That night, which was Christmas eve, the mother explained to Jacob and Melissa that she had no money for presents, but they did have a good dinner from food that their neighbors had shared. Yet Melissa could hardly eat, and she lay down on the couch after dinner, gazing at the tree, still coughing. The mother would have summoned a doctor, but all the doctors had gone to help in the war months before.
And in the candlelight, the mother said that even though there were no presents, she could give them stories. So she began telling stories - everyone she could think of - family stories, and stories from the Bible, fairytales and even one ghost story, as Jacob listened and Melissa finally fell asleep. And the tree listened and remembered every word, because trees have the best memories of all the plants, far better than the ivy, who remembers only what it wants to, or the grass, which forgets everything.
The next few days, the family kept the Christmas tree up in the main room of the cottage, but he didn't see Melissa much at all, for she was sick in her bed. The mother looked worried all the time, and he wanted to help her, but all he could do was to hold up the toys and stand straight as a mast. He felt his first needles drop, a kind of itchy feeling but not unpleasant, just part of being a Christmas tree.
The next morning, Jacob and his mother removed the toys from the tree and took him out to the shed. "Don't cut it up yet," said Jacob. "It's such a little tree, it won't do very well for firewood anyway." And the mother agreed, although the family had very little wood left, and she didn't have a lot of time to go chop more. Every minute she was at Melissa's side, for the child had developed a fever and chills.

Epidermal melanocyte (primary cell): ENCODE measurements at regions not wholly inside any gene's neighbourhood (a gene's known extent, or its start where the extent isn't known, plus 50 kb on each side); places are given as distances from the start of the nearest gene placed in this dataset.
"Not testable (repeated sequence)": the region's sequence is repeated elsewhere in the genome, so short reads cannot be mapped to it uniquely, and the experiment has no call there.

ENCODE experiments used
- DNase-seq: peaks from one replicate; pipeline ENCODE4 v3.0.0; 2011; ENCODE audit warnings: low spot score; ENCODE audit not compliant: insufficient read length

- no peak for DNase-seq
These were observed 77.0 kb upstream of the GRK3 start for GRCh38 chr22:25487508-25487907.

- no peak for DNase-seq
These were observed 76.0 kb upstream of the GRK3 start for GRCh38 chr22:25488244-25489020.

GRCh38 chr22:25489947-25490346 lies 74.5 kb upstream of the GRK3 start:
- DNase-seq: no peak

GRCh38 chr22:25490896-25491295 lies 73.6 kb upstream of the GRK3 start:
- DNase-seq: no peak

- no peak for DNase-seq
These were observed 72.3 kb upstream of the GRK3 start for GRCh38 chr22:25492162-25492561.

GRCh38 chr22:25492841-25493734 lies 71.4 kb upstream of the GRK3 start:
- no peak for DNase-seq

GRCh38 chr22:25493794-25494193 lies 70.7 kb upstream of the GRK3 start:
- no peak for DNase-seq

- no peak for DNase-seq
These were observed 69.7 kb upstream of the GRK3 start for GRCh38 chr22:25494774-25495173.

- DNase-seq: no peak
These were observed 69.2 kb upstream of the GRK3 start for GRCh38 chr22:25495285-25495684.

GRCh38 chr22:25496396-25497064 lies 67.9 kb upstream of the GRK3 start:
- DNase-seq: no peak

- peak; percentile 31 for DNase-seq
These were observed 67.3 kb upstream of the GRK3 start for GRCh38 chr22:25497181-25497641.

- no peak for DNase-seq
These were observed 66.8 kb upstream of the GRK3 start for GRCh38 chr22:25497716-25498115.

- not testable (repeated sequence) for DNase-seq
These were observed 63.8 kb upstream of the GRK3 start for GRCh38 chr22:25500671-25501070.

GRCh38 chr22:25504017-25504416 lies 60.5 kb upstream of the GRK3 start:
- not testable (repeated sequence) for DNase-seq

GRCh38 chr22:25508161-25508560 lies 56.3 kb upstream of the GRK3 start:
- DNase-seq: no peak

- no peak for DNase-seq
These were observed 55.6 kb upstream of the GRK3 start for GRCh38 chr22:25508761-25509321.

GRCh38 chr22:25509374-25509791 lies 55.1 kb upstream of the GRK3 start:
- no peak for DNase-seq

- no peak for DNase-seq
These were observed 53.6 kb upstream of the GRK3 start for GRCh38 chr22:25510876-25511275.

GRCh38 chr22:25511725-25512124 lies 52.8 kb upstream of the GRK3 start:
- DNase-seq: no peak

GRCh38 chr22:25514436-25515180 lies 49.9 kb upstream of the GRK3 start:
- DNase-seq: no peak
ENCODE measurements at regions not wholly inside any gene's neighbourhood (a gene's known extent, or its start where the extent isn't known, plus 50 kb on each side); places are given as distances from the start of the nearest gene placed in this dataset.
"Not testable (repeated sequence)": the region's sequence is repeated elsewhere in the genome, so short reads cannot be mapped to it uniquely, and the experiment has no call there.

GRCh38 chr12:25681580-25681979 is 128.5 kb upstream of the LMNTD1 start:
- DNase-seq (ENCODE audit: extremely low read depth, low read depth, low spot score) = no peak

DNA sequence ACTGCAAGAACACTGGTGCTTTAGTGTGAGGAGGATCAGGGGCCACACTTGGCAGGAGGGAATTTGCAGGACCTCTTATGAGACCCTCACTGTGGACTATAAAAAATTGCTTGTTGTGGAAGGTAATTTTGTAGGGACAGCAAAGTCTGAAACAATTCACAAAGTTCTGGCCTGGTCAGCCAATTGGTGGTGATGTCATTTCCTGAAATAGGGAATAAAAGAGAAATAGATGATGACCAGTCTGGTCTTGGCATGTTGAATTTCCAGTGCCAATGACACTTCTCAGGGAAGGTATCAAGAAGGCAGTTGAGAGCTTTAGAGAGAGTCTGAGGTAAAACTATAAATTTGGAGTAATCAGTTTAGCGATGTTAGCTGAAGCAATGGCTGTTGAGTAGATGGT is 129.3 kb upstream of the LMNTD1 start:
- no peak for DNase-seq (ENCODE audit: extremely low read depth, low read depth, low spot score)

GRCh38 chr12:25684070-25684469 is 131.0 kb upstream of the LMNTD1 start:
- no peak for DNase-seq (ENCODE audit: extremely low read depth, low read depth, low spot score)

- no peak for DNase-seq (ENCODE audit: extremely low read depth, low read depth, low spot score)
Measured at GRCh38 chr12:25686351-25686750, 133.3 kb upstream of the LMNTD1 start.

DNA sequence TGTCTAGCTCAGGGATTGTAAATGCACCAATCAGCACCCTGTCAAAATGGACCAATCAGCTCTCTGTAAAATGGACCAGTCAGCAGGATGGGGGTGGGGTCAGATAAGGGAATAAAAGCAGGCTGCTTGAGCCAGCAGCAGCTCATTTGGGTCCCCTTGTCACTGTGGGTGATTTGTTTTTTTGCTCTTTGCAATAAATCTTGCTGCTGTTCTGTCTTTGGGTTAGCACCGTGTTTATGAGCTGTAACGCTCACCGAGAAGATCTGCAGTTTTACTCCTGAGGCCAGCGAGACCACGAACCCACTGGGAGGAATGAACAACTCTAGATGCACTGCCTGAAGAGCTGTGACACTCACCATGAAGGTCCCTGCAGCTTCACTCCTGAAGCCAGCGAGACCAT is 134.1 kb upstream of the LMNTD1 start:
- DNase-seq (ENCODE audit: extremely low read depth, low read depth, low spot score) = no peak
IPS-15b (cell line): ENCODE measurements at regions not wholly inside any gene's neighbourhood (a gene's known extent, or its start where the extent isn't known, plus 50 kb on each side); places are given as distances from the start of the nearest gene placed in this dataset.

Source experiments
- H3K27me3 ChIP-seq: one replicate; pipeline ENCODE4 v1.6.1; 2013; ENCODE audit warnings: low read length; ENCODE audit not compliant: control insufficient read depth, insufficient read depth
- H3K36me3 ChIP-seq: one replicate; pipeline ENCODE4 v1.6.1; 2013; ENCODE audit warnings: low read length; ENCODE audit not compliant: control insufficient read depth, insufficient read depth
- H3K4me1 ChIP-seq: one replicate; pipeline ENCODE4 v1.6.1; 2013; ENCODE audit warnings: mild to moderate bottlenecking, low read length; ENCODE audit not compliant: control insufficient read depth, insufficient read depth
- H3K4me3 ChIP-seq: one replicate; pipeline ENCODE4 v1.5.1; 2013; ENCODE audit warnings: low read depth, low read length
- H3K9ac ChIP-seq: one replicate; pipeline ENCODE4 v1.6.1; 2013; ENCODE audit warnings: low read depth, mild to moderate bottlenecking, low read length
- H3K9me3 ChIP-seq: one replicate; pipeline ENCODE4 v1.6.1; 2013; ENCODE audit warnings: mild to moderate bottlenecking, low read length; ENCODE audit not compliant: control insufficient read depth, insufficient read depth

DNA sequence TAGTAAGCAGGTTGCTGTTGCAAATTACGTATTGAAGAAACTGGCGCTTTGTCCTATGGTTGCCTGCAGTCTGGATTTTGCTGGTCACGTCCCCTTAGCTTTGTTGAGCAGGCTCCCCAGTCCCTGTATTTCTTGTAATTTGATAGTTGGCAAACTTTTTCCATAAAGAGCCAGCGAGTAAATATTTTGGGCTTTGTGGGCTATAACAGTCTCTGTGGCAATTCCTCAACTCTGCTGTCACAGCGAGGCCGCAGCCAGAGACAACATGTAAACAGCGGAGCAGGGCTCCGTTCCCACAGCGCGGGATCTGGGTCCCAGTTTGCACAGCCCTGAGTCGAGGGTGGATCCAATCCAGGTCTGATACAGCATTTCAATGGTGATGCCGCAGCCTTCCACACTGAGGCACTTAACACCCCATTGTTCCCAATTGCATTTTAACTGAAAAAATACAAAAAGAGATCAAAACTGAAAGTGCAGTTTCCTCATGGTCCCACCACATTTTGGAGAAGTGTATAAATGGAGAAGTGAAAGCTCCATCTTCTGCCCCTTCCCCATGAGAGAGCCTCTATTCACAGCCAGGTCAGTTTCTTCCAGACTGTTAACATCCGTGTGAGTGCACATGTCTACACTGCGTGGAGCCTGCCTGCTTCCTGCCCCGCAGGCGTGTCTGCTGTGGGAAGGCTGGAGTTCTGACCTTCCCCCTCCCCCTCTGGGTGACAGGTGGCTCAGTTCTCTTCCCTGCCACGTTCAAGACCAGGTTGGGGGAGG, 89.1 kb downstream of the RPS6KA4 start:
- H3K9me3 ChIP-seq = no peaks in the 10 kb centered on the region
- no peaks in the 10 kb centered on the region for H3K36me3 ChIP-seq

The little fir tree looked around the shed, where he was laying on his side, and met the gaze of a family of mice. "You don't look very good to eat," said the youngest mouse. Even the mice had a hard time during the war, with the grain taken away from the houses.
"I don't think I'm the least good to eat," agreed the tree, who had never heard of a tree whose destiny was to be eaten by mice. "But I might be rather useful as a house, and my needles - which are falling all over the floor, I see - will make a warm bed for your whole family." The mice thought that a capital idea, and the family moved into the very heart of the tree. That night, in the silence broken only by a shutter banging in the wind, the youngest mouse couldn't sleep, he was that hungry. "I can't give you food," the little tree told him, "but I know the best stories anyone ever heard." And so the tree told him all the stories he had heard the mother tell Jacob and Melissa, until the mouse fell asleep on the trees needles, and snored a tiny mouse snore. And the tree fell asleep too, because he was drying out, which made him very drowsy.
Two days later, all the wood in the shed had been used up. "They'll burn you next," said the father mouse, warningly.
"Do you think so," said the tree, who was half-asleep all the time now. "How exciting! I'll do my best to make a great fire, if only I can stay awake." And soon, the mother came in, with an ax, and cut the tree up into pieces.
She built a great fire, and brought Melissa near to it. "If only the fever will break," she said, and the little fir tree, who was not sure if he was dreaming or awake - plus there were so many pieces of him now - burned as hot as he could, and as long as he could, all through the night, keeping the child warm.
The next day, Melissa's fever was gone, and even the cough was better. In the fireplace, nothing was left - not even a morsel - of the little fir tree. He had burned himself into ashes, until he was just a dream of a Christmas tree, and a memory and story for the children to tell on future Christmas eves.